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Get on your Soapbox: Invite an Advocacy and Policy Lens to your Organization

October 1, 2009

Upon returning from the Tides Foundation Momentum Conference in San Francisco, I have been reflecting on how advocacy and policy work is intimately linked to building relationships and evaluating organization structure – both important functions for any nonprofit.

In this article we take a look at some ways advocacy and policy work can advance your organization and consider what makes an effective advocacy organization. You may be surprised at how this framework can enhance organizational structures and leverage power. Additionally, many foundations – especially larger national funders – prefer funding policy work as it has the potential to effect system level change for a relatively modest investment. In an advocacy and policy realm, leadership is more externally focused. It requires a visible presence through coalition building, mobilizing allies, strategizing with partners, and shaping public opinion – all capabilities that funders will expect you to demonstrate, as well.

Embarking into advocacy and policy work may seem overwhelming to consider if your focus is on direct services. However, more and more nonprofits are discovering that advocacy work is an effective strategy for nonprofits to accomplish their mission and assists in building organizational capacity. For instance, advocacy work brings awareness of the changing social and political landscape, a landscape that affects direct service delivery.

By integrating an advocacy and policy lens into your organizational structure, you will gain the ability to analyze the broader structures necessary to support the everyday operations of your organizational work. It also provides a peek into your internal organizational capacities and how to foster leadership within your organization.

A significant portion of advocacy and policy work is developing relationships and relationships with elected officials are critical. These ties can help you accomplish policy change, bring visibility to your organization, providing opportunities for collaborative work, and your organization ahead of peers in the eyes of funders. Here are some tips for developing these links to elected officials:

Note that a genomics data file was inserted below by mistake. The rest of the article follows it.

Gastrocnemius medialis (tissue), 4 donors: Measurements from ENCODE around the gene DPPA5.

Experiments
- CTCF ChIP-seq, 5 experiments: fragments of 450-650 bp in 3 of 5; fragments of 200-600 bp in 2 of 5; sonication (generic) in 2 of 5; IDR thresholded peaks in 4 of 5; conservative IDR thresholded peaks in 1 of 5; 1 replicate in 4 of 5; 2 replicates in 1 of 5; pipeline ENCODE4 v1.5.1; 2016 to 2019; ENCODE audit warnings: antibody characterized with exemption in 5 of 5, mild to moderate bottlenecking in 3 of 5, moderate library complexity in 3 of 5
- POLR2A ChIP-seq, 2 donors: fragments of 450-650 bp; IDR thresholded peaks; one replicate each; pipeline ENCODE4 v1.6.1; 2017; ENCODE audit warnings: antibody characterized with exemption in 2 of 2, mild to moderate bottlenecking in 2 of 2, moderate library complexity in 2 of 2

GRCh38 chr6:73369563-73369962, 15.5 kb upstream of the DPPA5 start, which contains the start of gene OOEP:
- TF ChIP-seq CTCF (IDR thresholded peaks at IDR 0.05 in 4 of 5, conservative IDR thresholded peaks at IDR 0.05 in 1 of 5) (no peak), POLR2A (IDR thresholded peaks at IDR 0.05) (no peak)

1. Introduce your organization: Send a letter to help officials learn about your work and how you are ready to assist them with their duties.
  2. Schedule a meeting: Share the work you do in their communities to create a better understanding of the organization’s priorities.
  3. Involve officials: Invite office-holders to participate in your programs by meeting the staff or attending events (for events send an invitation as soon as possible and follow up with a call to their office).
  4. Tell a positive story: Tell and show how your organization improves lives within the community and how you solve problems.  Let them know how your organization fills a gap, promotes civic awareness, and how donated funds assist people in need.
  5. Be a resource: Share your knowledge with the elected officials and they’ll be looking to you for information about innovative ways to improve their community.

Advocacy and policy provides a tremendous amount of visibility to your nonprofit organization. It also exposes the organization and board members to potential risks, such as harm to your reputation within the community. However, it can strengthen your organization through constant evaluation of your work. To maximize benefit, look to incorporate a solid “policy framework” including the following four components:[1]

  1. Leadership: The ability of organizational leaders to create a sustainable vision, to inspire, prioritize, make decisions, and innovate in order to achieve an organizations mission.
  2. Adaptation: The ability of an organization to monitor, evaluate, and respond to changes happening in broader cultural surroundings.
  3. Management: The ability of an organization to ensure effective and efficient use of organizational resources.
  4. Technical: The ability of an organization to implement key programmatic and operational functions.

Policy work often requires your organization to adapt to rapidly changing circumstances. This framework creates a vision then the capacity that enables staff to plan and revise how it is pursued through programming.

The management and technical components of this framework assist with mobilizing all necessary resources to move rapidly when an opportunity is presented. These qualities are especially critical now, when economic conditions and new national leadership are spurring rapid change in policies, priorities, and funding streams.

Currently, there are a wealth of opportunities with advocacy and policy work. Many funders have shifted focus towards supporting advocacy work. This work draws attention to the issues your organization works on, expands your resources, provides opportunities for partnerships, and builds your membership. Finally the regular evaluation of organizational work in relation to current community conditions serves to keep your work relevant and your methods robust. After all, policies and funding appropriations changing that impact your organization are likely happening already and it is better to be at the table when decisions are made.

Contact: Jordon Johnson, Research Officer, jordon@thegrantplantnm.com.


[1] The California Endowment. January 2009. “What Makes an Effective Advocacy Organization? A Framework for Determining Advocacy Capacity.” Retrieved from, http://www.calendow.org/Collection_Publications.aspx?coll_id=62&ItemID=432#

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